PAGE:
Rachel Cooke writes: “It wasn’t the hype that turned me off, nor the stories about how she’d been ignored as a novelist for years (Kevin was published by the small independent publisher, Serpent’s Tail); it was more that whenever she appeared in the newspapers, she seemed to be so… belligerent. Her book reviews were bordering on the vicious and in her byline picture, she wore a sleeveless denim shirt and matching frown that made me think I wouldn’t want to meet her late at night in a dark alley.”
When I talked with Lionel Shriver for an hour last month, I didn’t find her belligerent at all. She just doesn’t suffer fools gladly and is unafraid to speak her mind. I found her to be sharp, acerbic, and among one of the most fascinating people I’ve talked with this year. And I should also note that she answered every provocative question I put to her, even some of the half-baked ones.
Even so, I’m appalled that Shriver’s looks or manner would have any bearing upon whether her novel is any good. I don’t see book critics applying this kind of criteria to men. Why then should they dwell upon what an author photo has to do with an author’s work?
Then again, Rachel Cooke is the same person who was content to sling generalizations about bloggers. That Cooke is more willing to devote two paragraphs to being “Lionel Shriver’s number one fan” instead of offering specific examples on why The Post-Birthday World is an “unreadably plodding and obscure novel” says more about Cooke’s vapid literary standards than any sufficiently critical take on the book. If this is the kind of flimsy flummery that Cooke wishes to spew into the world, then she should be writing for Metro instead of The Observer.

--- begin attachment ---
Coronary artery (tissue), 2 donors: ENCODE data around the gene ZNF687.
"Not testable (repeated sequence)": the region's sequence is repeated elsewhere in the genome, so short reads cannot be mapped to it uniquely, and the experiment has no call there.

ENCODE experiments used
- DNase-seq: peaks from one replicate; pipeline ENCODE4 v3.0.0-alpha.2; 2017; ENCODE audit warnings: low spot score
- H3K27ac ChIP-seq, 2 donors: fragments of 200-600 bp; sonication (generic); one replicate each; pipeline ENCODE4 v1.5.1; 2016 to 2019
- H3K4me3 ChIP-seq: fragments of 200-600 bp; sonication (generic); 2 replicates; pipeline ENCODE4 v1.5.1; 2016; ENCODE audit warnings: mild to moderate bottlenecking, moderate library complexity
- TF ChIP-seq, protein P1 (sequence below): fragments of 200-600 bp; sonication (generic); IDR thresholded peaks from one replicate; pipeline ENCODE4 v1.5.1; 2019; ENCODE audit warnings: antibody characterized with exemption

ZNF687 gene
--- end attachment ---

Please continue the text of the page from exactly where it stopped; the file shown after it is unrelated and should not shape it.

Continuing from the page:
(via Bill Peschel)
Observer book reviews are meant as entertainment, and Rachel Cooke wrote her review of Shriver’s book with that in mind. If you’ve read any of Shriver’s own reviews (see the whopper she wrote for Norman Mailer’s new book), you’d realize she approaches reviewing the same way. Her reviews are hilarious. Book reviews in the popular press shouldn’t be held to the same rigorous standards as academic criticism. As Shriver herself points out, in her recent Telegraph article about being a reviewer, reviews don’t really matter anyway.